China's Economy Is Transforming, It Just Needs Time

by: Wells Fargo Asset Management

Summary

The slowdown in China’s economy has been widely publicized and often takes the blame for developed market volatility.

However, the decline in the growth rate of gross domestic product (GDP) is a natural and unavoidable outcome for what is now the second-largest economy in the world.

We expect China to remain the fastest-growing major economy globally over the next five years.

China’s service sector could be a major growth catalyst. In our view, all the country needs is time.

By Anthony Cragg and Stephen Kinney, CFA

The slowdown in China's economy has been widely publicized and often takes the blame for developed market volatility. However, the decline in the growth rate of gross domestic product (GDP) is a natural and unavoidable outcome for what is now the second-largest economy in the world. We expect China to remain the fastest-growing major economy globally over the next five years.

However, in order to sustain a relatively high level of growth, the structure of China's economy needs to change from one that is heavily dependent on fixed asset investment to one that can be supported by domestic consumption. This transition will take time.

It's important to look below the surface of China's economy

Let's take a closer look at the current state of China's GDP and its perceived lack of growth using World Bank data. In absolute terms, the country's GDP is forecast to have grown $1,028.3 billion in 2015 to $11.4 trillion. The absolute growth of the Chinese economy in 2015 exceeds the economic value of the 16th largest country by GDP (Indonesia) and is just shy of the 15th largest country (Mexico). Moreover, the absolute year-over-year growth in China was greater than that of any other country in the world by a substantial margin. For example, the U.S. grew its economy by $620 billion in 2015. Clearly, the Chinese economy is still growing at a healthy pace.

Turning to consumption, some might argue that the transition to a consumption-led economy is not happening. After all, household consumption currently accounts for 38% of nominal GDP, roughly the same level as in 2006. In absolute terms, though, China's household consumption grew by approximately 188% between 2006 and 2014, driven primarily by urban consumption.

Going forward, urban consumption should continue to grow at a steady pace, in part because of reforms to the household registration system (hukou system) that will provide basic services to cities' migrant populations, as well as a target of reaching 60% urbanization in 2020 versus 55% today. Increased urbanization combined with a goal to bring rural residents out of poverty should spur income growth, the key driver behind consumption growth, but it will take time.

According to World Bank data, at the end of 2014, China ranked 83rd in terms of gross national income (GNI) per capita at $7,400, a level reached by the U.S. in 1973. On a more positive note, income has grown roughly 600% since the turn of the century.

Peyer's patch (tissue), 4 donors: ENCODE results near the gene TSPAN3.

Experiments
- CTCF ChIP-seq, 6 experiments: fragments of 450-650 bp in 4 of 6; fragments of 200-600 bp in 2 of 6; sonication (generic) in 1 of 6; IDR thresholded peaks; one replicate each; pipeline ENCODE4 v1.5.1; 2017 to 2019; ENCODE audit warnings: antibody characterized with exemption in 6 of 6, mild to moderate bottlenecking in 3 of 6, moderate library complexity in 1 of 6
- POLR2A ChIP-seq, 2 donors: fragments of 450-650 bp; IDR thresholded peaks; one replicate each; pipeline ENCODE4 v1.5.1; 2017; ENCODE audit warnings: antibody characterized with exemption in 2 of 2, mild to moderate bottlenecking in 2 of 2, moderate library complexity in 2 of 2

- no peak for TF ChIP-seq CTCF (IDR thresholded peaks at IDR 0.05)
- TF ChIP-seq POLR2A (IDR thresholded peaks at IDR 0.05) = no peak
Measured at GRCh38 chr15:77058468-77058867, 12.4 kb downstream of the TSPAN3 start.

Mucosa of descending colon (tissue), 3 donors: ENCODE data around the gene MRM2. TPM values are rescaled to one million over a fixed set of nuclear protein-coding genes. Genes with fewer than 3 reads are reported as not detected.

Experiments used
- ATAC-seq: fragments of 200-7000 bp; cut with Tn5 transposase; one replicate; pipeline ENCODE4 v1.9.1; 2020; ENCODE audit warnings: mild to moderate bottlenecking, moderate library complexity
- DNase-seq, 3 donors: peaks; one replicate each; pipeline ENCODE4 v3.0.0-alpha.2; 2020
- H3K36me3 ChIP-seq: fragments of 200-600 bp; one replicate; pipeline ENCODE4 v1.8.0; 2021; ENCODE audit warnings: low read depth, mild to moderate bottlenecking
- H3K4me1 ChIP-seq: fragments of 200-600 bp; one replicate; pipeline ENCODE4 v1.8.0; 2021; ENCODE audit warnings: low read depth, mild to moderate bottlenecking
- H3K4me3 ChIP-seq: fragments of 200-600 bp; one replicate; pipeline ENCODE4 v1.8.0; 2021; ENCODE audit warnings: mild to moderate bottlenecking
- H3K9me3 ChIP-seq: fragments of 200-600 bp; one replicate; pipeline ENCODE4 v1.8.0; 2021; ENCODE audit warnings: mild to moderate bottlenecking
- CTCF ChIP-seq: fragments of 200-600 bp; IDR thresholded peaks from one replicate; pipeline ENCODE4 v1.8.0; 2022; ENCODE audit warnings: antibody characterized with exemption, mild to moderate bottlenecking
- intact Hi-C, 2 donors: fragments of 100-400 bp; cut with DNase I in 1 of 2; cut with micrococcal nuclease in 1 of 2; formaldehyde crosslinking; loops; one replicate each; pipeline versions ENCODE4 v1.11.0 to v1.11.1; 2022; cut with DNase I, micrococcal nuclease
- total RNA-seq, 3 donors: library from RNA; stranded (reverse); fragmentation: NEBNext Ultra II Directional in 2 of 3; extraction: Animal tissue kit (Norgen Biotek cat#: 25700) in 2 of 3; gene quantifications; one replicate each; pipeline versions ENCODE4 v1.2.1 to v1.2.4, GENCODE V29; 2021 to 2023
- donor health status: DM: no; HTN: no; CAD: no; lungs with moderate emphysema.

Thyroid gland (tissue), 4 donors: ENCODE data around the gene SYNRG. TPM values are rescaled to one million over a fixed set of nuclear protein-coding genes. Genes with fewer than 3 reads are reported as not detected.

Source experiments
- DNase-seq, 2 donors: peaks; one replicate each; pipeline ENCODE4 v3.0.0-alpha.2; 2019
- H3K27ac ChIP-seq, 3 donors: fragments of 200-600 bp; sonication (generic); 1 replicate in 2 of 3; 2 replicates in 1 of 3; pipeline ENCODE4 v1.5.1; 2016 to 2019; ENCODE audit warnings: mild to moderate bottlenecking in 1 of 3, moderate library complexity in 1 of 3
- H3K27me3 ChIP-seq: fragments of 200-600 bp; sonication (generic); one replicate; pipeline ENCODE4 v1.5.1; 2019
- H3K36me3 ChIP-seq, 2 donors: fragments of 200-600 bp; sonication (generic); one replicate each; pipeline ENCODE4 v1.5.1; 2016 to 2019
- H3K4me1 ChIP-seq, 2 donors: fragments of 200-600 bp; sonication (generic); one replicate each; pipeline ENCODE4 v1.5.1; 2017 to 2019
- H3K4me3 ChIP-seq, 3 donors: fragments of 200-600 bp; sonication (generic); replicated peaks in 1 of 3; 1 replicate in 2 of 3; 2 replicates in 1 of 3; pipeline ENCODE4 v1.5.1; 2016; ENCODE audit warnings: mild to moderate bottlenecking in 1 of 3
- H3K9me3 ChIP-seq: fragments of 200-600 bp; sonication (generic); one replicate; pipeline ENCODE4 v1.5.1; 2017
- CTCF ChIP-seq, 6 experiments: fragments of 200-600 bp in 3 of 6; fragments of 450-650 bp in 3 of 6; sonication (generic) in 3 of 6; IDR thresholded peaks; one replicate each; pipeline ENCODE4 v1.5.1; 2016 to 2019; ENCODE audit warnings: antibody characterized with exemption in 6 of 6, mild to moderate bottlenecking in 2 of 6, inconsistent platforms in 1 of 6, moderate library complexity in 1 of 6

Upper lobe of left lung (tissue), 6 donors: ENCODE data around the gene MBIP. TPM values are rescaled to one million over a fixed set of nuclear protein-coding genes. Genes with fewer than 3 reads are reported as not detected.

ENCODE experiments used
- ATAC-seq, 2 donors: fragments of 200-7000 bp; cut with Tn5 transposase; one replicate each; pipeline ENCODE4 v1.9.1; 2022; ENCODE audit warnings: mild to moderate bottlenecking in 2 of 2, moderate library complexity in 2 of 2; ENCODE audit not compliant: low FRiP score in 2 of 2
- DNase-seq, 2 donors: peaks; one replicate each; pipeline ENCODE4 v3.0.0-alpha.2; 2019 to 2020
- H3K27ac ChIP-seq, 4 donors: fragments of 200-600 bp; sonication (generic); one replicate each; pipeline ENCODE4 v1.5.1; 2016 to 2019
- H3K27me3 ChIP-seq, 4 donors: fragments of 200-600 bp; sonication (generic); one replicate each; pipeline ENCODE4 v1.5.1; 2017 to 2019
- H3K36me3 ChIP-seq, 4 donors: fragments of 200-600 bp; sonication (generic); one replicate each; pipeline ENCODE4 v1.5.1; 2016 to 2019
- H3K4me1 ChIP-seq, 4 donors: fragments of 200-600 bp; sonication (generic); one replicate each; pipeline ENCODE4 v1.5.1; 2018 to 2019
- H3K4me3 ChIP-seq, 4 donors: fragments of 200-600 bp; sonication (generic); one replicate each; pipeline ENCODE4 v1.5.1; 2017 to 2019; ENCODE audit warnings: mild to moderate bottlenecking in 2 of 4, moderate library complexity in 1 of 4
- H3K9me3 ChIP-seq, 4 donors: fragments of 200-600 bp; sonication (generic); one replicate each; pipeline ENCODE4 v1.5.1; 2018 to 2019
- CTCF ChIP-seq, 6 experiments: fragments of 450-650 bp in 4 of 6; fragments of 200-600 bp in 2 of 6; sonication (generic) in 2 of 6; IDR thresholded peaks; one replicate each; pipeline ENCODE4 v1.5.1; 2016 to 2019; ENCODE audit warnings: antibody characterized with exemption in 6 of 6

Growth in the services sector points toward the future

While consumption has made only modest gains as a percent of GDP, one can see China's potential in the growth of its tertiary industry (or services sector) over the past 20 years. The services sector surpassed the secondary industry (construction and manufacturing) for the first time in 2012 and now represents more than 50% of the economy, achieving the government's goal.

However, China still trails the developed world and a number of emerging markets countries on this metric. The services sector represents more than 70% of developed market economies, and emerging economies Brazil, South Africa, Russia, and India lead China in terms of services as a percent of GDP. As China continues its transformation, the services sector could provide the potential for significant growth. In our view, all the country needs is time.

Original blog post.

The views expressed are as of 3-30-16 and are those of Anthony Cragg and Stephen Kinney, CFA, and Wells Fargo Funds Management, LLC. The information and statistics in this report have been obtained from sources we believe to be reliable but are not guaranteed by us to be accurate or complete. Any and all earnings, projections, and estimates assume certain conditions and industry developments, which are subject to change. The opinions stated are those of the authors and are not intended to be used as investment advice.

The views and any forward-looking statements are subject to change at any time in response to changing circumstances in the market and are not intended to predict or guarantee the future performance of any individual security, market sector or the markets generally, or any mutual fund. Wells Fargo Funds Management, LLC, disclaims any obligation to publicly update or revise any views expressed or forward-looking statements.

Wells Fargo Asset Management (WFAM) is a trade name used by the asset management businesses of Wells Fargo & Company. Wells Fargo Funds Management, LLC, a wholly owned subsidiary of Wells Fargo & Company, provides investment advisory and administrative services for Wells Fargo Funds. Other affiliates of Wells Fargo & Company provide subadvisory and other services for the funds. The funds are distributed by Wells Fargo Funds Distributor, LLC, Member FINRA, an affiliate of Wells Fargo & Company.

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